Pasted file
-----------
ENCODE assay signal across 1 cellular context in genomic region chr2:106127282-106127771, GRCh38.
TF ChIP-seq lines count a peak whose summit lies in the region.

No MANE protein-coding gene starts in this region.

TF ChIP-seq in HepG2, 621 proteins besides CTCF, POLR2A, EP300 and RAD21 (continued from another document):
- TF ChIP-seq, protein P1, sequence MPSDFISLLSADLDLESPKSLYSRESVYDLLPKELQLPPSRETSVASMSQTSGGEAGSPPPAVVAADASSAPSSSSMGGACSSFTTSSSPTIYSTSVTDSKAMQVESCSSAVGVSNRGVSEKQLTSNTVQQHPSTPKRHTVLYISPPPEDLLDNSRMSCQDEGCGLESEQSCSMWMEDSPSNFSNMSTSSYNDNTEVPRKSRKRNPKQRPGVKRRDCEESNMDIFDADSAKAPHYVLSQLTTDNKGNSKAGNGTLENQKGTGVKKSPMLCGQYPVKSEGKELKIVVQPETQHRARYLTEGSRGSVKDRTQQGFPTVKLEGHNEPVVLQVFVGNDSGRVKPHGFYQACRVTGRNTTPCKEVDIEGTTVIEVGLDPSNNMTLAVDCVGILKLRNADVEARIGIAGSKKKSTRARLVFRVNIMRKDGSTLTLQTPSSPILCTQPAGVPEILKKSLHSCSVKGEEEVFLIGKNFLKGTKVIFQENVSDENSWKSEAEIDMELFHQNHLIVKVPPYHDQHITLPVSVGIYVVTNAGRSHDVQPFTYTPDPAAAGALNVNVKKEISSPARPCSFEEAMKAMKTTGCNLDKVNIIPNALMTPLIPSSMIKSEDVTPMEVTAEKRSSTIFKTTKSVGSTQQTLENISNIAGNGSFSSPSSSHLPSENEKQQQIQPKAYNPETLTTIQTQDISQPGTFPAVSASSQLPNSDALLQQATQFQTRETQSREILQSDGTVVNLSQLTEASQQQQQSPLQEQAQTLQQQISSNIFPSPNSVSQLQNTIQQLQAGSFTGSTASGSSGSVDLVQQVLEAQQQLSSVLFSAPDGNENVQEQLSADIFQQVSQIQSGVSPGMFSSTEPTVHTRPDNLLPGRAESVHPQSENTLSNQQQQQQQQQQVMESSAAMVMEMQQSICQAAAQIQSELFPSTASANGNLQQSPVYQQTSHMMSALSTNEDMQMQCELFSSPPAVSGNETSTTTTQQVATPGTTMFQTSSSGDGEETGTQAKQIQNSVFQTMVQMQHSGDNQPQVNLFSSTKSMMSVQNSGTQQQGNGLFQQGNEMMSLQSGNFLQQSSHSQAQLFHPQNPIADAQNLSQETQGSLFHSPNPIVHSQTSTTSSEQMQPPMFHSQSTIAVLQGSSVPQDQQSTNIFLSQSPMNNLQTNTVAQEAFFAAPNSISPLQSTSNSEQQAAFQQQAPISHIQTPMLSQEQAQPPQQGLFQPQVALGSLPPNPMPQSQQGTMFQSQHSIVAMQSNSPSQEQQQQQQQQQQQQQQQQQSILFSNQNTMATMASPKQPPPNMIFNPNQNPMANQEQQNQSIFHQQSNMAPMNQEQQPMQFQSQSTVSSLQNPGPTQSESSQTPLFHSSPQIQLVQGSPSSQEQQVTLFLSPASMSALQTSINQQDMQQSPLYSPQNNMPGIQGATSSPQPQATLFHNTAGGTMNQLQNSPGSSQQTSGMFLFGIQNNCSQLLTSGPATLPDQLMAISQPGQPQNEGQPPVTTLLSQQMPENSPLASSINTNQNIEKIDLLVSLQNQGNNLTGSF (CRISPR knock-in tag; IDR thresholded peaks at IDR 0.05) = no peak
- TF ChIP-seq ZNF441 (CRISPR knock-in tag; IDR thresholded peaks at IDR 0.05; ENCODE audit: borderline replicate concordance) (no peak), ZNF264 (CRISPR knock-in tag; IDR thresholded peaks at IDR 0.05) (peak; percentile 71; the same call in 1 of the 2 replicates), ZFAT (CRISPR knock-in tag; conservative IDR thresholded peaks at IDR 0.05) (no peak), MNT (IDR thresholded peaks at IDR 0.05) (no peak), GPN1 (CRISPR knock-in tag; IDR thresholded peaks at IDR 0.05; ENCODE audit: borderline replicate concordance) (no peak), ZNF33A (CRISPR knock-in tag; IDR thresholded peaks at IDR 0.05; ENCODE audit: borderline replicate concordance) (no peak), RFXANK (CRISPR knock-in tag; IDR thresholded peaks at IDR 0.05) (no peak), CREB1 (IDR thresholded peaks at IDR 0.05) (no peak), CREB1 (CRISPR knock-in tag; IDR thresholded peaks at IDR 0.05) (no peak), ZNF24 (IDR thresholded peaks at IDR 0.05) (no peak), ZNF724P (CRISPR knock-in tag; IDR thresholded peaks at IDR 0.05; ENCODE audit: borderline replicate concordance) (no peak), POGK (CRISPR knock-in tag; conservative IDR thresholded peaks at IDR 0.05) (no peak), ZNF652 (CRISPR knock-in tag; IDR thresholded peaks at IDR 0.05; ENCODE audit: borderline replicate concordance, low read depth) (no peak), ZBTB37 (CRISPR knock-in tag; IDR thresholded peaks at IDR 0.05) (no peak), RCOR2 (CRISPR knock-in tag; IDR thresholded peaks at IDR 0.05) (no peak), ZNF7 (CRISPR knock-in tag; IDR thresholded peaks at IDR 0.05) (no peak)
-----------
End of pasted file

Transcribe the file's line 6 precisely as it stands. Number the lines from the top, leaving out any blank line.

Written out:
- TF ChIP-seq ZNF441 (CRISPR knock-in tag; IDR thresholded peaks at IDR 0.05; ENCODE audit: borderline replicate concordance) (no peak), ZNF264 (CRISPR knock-in tag; IDR thresholded peaks at IDR 0.05) (peak; percentile 71; the same call in 1 of the 2 replicates), ZFAT (CRISPR knock-in tag; conservative IDR thresholded peaks at IDR 0.05) (no peak), MNT (IDR thresholded peaks at IDR 0.05) (no peak), GPN1 (CRISPR knock-in tag; IDR thresholded peaks at IDR 0.05; ENCODE audit: borderline replicate concordance) (no peak), ZNF33A (CRISPR knock-in tag; IDR thresholded peaks at IDR 0.05; ENCODE audit: borderline replicate concordance) (no peak), RFXANK (CRISPR knock-in tag; IDR thresholded peaks at IDR 0.05) (no peak), CREB1 (IDR thresholded peaks at IDR 0.05) (no peak), CREB1 (CRISPR knock-in tag; IDR thresholded peaks at IDR 0.05) (no peak), ZNF24 (IDR thresholded peaks at IDR 0.05) (no peak), ZNF724P (CRISPR knock-in tag; IDR thresholded peaks at IDR 0.05; ENCODE audit: borderline replicate concordance) (no peak), POGK (CRISPR knock-in tag; conservative IDR thresholded peaks at IDR 0.05) (no peak), ZNF652 (CRISPR knock-in tag; IDR thresholded peaks at IDR 0.05; ENCODE audit: borderline replicate concordance, low read depth) (no peak), ZBTB37 (CRISPR knock-in tag; IDR thresholded peaks at IDR 0.05) (no peak), RCOR2 (CRISPR knock-in tag; IDR thresholded peaks at IDR 0.05) (no peak), ZNF7 (CRISPR knock-in tag; IDR thresholded peaks at IDR 0.05) (no peak)